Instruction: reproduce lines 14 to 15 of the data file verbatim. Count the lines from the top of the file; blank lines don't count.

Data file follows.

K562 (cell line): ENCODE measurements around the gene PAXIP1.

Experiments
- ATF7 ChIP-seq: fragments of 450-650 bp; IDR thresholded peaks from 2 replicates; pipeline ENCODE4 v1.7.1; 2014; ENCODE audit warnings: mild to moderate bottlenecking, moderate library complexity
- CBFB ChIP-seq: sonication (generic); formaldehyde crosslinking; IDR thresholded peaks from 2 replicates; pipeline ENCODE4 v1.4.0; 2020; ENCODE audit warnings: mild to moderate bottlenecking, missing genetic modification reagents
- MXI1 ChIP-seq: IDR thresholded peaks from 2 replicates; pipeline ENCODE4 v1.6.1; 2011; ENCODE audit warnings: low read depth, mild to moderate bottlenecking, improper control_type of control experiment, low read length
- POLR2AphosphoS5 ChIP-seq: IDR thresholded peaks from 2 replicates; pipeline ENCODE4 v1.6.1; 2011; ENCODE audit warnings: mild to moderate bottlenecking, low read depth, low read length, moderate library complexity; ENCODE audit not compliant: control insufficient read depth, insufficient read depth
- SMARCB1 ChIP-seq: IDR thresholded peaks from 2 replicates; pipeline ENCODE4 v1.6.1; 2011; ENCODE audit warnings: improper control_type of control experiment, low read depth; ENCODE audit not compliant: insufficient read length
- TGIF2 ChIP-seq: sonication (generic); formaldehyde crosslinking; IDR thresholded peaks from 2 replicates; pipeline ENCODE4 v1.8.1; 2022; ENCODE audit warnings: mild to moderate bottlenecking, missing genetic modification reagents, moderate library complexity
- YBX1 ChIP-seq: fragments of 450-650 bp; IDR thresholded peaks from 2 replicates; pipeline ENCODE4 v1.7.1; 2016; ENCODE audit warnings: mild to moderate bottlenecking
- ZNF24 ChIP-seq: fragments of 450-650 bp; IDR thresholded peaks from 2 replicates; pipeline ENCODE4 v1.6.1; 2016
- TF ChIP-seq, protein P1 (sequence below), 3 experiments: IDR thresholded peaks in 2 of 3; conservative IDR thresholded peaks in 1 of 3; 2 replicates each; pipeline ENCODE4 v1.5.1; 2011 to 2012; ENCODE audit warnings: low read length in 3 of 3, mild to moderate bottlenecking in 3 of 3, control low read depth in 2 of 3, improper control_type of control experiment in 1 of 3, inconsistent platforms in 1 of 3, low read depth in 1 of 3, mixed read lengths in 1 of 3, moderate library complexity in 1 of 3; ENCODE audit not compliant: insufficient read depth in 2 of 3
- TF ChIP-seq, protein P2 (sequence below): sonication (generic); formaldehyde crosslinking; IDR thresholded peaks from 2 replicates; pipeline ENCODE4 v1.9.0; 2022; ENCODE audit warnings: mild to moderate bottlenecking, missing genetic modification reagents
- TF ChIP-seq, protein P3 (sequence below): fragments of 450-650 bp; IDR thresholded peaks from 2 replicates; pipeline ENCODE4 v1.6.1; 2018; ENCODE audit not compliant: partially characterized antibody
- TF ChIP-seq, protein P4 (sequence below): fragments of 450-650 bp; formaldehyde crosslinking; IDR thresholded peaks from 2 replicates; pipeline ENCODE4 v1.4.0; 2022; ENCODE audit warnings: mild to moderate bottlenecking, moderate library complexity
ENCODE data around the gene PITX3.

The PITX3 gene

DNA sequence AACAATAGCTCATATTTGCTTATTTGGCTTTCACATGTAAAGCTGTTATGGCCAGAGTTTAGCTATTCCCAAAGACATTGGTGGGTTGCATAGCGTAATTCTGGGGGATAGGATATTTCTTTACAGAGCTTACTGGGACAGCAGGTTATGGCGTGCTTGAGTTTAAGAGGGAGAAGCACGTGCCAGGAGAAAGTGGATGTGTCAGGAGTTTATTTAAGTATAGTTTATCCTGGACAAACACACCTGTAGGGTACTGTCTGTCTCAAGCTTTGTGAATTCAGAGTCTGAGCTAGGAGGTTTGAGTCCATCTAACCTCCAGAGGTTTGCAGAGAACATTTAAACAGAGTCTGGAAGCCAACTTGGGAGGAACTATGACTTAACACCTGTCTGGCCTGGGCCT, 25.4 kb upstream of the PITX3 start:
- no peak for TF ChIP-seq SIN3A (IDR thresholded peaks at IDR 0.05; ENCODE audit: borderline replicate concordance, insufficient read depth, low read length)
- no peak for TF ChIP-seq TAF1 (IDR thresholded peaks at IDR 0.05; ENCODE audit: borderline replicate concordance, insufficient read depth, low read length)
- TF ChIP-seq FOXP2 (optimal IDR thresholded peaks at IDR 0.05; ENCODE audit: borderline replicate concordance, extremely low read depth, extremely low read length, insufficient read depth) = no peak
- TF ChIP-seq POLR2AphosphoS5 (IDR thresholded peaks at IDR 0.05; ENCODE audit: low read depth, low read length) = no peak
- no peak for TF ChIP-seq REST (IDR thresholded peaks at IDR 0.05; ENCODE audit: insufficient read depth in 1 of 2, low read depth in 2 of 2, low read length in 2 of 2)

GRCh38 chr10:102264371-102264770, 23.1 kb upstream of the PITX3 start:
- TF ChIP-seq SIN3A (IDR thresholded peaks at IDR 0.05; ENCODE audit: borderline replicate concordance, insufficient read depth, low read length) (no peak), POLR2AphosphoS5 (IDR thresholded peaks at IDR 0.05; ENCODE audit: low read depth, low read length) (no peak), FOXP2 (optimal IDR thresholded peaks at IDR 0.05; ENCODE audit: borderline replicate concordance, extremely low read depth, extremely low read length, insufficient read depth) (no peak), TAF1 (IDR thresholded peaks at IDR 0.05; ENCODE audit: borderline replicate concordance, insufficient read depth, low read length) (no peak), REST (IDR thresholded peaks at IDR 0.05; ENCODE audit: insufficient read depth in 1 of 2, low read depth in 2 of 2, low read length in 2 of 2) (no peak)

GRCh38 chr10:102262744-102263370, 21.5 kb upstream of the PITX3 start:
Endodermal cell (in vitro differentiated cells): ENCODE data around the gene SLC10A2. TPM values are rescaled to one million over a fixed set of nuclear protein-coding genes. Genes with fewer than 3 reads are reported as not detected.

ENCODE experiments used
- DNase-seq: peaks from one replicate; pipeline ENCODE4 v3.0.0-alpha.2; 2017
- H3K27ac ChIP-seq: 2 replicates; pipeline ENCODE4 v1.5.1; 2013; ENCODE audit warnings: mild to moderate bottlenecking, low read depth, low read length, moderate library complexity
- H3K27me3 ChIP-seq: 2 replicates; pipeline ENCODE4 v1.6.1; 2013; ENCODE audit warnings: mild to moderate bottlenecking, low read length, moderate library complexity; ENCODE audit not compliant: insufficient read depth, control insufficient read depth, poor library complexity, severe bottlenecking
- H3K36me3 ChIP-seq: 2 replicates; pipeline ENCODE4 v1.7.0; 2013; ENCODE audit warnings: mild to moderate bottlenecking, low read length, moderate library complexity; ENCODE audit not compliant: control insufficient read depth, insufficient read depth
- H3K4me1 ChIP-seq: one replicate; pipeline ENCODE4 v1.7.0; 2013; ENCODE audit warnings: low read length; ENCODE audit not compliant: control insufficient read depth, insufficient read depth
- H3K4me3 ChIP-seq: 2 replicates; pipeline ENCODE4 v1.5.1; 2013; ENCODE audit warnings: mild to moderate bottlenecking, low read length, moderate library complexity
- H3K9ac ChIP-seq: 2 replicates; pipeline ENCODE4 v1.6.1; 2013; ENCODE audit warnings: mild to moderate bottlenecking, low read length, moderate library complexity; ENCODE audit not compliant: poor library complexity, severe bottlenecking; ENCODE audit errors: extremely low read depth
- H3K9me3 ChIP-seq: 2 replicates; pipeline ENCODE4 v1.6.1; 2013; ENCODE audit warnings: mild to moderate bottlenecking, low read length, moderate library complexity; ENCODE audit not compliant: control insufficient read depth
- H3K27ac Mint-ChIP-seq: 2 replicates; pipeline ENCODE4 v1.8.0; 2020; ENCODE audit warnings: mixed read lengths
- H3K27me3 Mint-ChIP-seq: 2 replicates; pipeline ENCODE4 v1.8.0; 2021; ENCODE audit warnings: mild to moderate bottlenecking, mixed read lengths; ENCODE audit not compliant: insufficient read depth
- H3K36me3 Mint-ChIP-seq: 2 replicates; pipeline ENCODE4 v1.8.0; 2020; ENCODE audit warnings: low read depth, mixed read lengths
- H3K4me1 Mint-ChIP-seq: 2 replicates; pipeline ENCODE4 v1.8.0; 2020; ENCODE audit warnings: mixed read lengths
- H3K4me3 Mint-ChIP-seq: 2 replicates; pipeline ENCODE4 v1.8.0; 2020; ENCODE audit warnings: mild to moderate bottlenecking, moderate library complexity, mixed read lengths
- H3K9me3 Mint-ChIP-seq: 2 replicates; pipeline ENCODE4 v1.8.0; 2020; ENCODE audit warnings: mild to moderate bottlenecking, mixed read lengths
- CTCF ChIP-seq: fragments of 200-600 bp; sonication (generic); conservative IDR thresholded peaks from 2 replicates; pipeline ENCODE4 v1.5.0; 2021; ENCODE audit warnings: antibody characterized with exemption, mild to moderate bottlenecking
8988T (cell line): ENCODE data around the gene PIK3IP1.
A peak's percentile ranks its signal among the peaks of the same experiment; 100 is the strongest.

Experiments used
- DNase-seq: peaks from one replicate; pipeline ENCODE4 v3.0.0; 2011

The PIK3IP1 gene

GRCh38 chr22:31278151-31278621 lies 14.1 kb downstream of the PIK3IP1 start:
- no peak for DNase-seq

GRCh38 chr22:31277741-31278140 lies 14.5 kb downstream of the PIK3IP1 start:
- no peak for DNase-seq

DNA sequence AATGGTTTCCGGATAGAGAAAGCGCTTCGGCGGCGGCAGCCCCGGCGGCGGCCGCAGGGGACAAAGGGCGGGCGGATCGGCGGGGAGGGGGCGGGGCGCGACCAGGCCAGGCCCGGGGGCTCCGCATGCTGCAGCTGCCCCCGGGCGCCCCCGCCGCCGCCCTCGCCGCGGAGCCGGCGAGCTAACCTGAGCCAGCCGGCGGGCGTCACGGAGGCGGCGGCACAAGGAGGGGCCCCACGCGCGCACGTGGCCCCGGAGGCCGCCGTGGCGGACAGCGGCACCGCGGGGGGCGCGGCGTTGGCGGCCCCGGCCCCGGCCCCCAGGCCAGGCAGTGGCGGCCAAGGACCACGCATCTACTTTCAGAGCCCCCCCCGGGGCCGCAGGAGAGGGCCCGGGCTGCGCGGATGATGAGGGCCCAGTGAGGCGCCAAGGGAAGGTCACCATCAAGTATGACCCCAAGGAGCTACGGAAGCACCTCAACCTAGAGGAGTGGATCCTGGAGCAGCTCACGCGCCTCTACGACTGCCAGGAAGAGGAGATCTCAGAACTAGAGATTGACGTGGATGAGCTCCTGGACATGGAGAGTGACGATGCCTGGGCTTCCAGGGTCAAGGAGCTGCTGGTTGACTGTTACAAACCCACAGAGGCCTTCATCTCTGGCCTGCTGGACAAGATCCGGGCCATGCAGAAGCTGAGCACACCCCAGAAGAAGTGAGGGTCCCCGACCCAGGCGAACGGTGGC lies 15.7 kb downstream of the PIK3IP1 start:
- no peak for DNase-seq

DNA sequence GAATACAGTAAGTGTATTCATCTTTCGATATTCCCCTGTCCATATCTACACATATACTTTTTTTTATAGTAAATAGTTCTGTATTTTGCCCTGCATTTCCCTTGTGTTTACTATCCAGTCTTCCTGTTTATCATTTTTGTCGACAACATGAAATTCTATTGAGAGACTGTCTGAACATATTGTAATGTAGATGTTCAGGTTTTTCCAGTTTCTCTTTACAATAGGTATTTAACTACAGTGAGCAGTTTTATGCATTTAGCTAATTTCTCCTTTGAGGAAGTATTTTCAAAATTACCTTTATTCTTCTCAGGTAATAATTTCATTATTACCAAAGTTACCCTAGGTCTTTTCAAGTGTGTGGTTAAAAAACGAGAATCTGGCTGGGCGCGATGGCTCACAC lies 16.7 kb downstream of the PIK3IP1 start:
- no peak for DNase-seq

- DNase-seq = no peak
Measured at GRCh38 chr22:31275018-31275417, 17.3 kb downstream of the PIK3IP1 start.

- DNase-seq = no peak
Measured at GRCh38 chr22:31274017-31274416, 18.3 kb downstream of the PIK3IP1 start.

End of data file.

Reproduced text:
- TF ChIP-seq, protein P4 (sequence below): fragments of 450-650 bp; formaldehyde crosslinking; IDR thresholded peaks from 2 replicates; pipeline ENCODE4 v1.4.0; 2022; ENCODE audit warnings: mild to moderate bottlenecking, moderate library complexity
ENCODE data around the gene PITX3.